Games will not be postponed for competitive reasons as long as teams have a sufficient number of players available to substitute for players who cannot play due to COVID-19, the protocols say, according to the AP. Players placed on teams’ COVID-19 injured lists will not count against their active rosters.
Both sides also agreed that they will avoid rescheduling outdoor games affected by the virus in the opening 30 days of the season as split doubleheaders before April 30.
WHO: WEEKLY COVID-19 DEATHS DOWN
The World Health Organization (WHO) announced that the number of new coronavirus deaths declined by 17 percent over the last week, though cases of the virus continue to climb.
WHO’s weekly report, which was released on Tuesday, revealed that in the last week over 11 million new COVID-19 infections were reported along with 43,000 new deaths. According to that data, the number of deaths related to the coronavirus globally has decreased continually over the last three weeks, The Associated Press reported.
The Western Pacific and Africa reportedly saw the largest increase in COVID-19 infections, reporting a 29 percent increase and a 12 percent increase in infections, respectively, the news outlet noted.
In the Middle East, Southeast Asia and the Americas, the number of coronavirus cases fell by 20 percent. Case numbers increased in Europe by nearly 2 percent, according to The AP.
WHO, however, reportedly noted that the recent data “should be interpreted with caution,” citing that several countries have altered their COVID-19 testing strategies and have begun testing less frequently — a move it said could cause new cases to be undetected.
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Public ‘misled’ on nursing home deaths: audit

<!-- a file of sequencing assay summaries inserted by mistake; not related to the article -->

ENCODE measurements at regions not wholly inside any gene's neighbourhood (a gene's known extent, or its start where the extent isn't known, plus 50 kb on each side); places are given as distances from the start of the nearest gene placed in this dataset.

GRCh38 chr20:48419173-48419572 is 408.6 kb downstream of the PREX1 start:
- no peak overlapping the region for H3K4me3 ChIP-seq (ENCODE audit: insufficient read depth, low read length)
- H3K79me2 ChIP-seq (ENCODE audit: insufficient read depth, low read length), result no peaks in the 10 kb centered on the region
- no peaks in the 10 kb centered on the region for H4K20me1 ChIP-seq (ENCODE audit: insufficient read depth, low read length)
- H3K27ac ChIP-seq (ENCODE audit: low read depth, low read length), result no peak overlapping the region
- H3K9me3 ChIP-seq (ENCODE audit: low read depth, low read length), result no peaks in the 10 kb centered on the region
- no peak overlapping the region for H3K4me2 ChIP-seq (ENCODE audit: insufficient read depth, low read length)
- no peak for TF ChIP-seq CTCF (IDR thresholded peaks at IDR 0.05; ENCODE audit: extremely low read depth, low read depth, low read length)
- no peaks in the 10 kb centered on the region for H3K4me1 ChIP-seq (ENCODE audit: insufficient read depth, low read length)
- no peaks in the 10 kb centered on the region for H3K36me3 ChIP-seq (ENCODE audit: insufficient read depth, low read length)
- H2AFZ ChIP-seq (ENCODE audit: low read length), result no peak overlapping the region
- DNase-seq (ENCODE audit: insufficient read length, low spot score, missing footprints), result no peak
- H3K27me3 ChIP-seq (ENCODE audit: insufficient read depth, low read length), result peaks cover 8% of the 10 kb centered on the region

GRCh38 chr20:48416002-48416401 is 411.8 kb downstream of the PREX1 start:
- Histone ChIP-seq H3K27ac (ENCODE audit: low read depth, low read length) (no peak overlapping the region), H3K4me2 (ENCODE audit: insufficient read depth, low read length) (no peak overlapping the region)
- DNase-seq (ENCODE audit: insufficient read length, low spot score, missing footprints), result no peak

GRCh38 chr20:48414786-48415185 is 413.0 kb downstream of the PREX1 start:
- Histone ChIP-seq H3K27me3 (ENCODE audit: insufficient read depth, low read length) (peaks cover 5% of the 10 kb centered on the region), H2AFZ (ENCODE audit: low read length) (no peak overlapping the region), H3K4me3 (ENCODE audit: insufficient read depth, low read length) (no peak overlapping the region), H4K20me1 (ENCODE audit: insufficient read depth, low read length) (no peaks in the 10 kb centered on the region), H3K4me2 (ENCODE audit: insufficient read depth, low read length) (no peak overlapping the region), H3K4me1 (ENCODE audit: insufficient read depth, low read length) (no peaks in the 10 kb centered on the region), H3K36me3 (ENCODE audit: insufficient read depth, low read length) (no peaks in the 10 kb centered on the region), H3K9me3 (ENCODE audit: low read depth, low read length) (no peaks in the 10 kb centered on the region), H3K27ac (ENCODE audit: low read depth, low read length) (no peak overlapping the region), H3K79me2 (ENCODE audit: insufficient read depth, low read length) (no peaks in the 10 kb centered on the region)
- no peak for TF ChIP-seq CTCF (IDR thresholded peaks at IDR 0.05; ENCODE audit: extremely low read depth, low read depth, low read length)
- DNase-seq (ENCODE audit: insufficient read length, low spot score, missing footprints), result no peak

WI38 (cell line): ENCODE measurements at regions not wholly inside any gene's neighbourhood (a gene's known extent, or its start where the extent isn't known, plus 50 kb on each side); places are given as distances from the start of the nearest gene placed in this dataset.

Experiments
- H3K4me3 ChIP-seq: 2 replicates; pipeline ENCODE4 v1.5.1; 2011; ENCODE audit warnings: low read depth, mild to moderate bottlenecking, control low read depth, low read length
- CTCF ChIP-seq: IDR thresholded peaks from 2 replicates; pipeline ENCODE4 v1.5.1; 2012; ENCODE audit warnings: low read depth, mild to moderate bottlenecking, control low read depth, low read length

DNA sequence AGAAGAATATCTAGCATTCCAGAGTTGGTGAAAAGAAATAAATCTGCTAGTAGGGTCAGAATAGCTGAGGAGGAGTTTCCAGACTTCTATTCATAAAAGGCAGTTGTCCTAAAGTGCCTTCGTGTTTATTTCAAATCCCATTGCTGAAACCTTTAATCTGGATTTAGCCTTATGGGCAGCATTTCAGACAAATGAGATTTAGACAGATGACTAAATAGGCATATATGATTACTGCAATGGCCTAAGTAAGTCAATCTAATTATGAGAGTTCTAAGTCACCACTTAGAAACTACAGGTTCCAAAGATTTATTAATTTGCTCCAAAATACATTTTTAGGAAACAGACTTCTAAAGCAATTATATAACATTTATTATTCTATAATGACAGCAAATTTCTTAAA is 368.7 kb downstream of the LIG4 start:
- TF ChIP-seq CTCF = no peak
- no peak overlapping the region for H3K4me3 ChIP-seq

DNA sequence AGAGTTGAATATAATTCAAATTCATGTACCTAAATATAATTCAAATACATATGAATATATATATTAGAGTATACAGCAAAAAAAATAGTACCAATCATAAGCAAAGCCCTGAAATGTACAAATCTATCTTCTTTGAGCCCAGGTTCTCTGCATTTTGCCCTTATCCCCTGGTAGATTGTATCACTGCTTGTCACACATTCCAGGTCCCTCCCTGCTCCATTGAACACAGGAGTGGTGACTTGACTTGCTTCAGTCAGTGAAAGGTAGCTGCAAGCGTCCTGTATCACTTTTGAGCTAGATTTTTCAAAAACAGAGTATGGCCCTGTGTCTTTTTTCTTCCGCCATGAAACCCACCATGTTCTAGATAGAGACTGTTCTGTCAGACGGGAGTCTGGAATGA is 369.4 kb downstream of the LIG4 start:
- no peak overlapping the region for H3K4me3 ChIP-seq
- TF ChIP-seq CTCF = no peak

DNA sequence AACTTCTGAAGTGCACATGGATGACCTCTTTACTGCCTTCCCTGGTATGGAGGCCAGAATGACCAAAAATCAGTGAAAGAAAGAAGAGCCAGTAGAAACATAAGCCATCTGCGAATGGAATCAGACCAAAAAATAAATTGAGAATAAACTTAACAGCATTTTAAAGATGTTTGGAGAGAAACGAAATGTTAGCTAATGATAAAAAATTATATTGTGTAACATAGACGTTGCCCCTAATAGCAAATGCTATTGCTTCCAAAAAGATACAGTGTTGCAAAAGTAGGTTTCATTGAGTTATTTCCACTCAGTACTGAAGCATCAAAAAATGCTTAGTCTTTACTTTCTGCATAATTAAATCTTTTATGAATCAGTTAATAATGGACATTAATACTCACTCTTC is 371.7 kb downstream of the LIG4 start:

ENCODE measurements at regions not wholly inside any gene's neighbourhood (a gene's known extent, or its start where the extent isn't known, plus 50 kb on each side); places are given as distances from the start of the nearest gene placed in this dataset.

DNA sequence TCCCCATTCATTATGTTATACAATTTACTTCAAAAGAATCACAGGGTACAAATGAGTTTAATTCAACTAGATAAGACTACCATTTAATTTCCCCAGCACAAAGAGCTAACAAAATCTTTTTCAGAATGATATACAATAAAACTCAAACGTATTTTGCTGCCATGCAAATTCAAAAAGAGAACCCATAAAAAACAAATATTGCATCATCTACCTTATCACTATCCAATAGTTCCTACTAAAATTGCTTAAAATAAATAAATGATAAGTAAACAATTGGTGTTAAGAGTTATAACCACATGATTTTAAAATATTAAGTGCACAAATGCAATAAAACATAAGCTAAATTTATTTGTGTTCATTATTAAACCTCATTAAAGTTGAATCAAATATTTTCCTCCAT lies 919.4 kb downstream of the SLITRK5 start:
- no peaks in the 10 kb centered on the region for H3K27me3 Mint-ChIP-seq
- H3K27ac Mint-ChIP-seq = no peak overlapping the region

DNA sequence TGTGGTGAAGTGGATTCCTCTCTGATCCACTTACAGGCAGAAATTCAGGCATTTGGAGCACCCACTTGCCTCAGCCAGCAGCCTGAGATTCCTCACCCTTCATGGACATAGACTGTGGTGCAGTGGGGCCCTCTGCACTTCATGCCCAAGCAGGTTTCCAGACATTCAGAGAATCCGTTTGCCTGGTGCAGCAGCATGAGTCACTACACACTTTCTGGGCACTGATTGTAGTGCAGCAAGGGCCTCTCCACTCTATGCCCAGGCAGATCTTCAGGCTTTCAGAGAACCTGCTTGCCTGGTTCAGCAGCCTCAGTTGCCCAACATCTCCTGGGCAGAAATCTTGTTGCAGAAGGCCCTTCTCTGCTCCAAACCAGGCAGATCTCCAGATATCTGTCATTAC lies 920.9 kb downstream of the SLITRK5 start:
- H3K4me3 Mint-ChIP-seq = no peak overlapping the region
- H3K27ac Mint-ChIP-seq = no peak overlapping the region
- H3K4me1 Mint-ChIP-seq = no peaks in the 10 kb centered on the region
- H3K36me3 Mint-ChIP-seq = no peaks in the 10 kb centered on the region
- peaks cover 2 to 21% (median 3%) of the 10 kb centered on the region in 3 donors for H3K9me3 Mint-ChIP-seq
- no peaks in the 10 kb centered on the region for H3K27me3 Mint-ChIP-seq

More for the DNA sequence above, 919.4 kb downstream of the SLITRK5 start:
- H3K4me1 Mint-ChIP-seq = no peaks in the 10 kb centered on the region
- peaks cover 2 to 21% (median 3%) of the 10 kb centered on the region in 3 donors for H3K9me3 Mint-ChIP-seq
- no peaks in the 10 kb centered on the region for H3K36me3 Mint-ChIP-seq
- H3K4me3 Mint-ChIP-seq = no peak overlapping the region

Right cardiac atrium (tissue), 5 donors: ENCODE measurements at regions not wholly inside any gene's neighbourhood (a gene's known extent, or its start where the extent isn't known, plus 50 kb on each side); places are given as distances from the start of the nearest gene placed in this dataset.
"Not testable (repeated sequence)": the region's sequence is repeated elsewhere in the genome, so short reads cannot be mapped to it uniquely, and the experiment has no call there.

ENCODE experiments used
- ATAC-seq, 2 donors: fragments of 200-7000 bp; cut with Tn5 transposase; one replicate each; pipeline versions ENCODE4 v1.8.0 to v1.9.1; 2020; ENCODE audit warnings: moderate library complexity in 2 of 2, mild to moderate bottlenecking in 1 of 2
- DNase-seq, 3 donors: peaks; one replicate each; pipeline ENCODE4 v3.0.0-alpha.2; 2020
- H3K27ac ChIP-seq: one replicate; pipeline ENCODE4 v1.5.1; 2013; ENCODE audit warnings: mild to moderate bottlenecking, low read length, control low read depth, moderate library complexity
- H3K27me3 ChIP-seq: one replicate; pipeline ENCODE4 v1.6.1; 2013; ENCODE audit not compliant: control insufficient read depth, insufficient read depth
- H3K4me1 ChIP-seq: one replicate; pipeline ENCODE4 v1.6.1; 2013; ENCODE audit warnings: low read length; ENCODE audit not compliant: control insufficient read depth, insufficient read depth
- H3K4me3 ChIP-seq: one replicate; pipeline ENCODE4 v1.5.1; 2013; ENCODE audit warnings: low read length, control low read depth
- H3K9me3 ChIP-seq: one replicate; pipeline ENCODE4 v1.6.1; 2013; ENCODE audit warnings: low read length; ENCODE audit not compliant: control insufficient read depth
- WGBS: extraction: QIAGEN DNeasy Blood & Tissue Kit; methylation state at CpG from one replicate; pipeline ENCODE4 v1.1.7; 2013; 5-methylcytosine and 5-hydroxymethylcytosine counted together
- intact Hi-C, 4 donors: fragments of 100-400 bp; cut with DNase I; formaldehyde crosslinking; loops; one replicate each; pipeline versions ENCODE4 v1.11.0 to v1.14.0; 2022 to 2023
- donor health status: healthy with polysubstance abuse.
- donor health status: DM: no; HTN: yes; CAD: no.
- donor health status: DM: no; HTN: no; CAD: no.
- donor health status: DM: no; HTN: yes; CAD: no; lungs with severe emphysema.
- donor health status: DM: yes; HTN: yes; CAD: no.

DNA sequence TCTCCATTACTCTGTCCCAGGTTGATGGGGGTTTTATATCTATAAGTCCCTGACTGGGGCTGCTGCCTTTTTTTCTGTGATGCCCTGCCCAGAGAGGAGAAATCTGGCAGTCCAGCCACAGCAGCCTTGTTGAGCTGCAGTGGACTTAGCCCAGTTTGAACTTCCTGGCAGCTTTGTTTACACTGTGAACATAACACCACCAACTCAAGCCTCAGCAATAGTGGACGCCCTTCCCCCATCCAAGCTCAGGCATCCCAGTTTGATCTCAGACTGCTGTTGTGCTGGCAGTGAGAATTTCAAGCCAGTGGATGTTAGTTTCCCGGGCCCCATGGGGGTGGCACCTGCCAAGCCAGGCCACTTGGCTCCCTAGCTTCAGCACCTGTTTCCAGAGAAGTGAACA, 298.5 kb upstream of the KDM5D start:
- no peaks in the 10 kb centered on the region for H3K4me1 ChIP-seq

A New York Department of Health audit released on Tuesday found that former Gov. Andrew Cuomo (D) failed to publicly account for the deaths of 4,100 nursing home residents in New York during the coronavirus pandemic between April 2020 and February 2021.
The audit from state Comptroller Thomas P. DiNapoli indicated that Health Department officials underreported the death toll by up to 50 percent and concluded that the Health Department fell short of its “ethical” and “moral” obligations to report numbers accurately.
But internally, the department had the more accurate data. As of Feb. 3, 2021, the administration’s internal data reported 13,147 nursing home resident deaths, but only 9,076 deaths were publicly reported, meaning more than 30 percent of deaths were not made public, the report showed.
“Rather than providing accurate and reliable information during a public health emergency, the department instead conformed its presentation to the executive’s narrative, often presenting data in a manner that misled the public,” the audit report said.
“Our audit findings are extremely troubling,” DiNapoli said in a statement. “The public was misled by those at the highest level of state government through distortion and suppression of the facts when New Yorkers deserved the truth.”
WHAT WE’RE READING
- The uncertain future of the bill formerly known as Build Back Better (Vox)
- Europe thought it was done with Covid-19. But the virus isn’t done with Europe (CNN)
- Germany hits record Covid infection rate since start of pandemic (Guardian)
STATE BY STATE
- Massachusetts schools sitting on $2 billion in unspent federal COVID relief aid (Mass Live)
- California Democrats shoot down GOP bid to end Gavin Newsom’s COVID emergency powers (Sacramento Bee)
- Mississippi House speaker not budging on Medicaid extension for new moms (The Associated Press)
OP-EDS IN THE HILL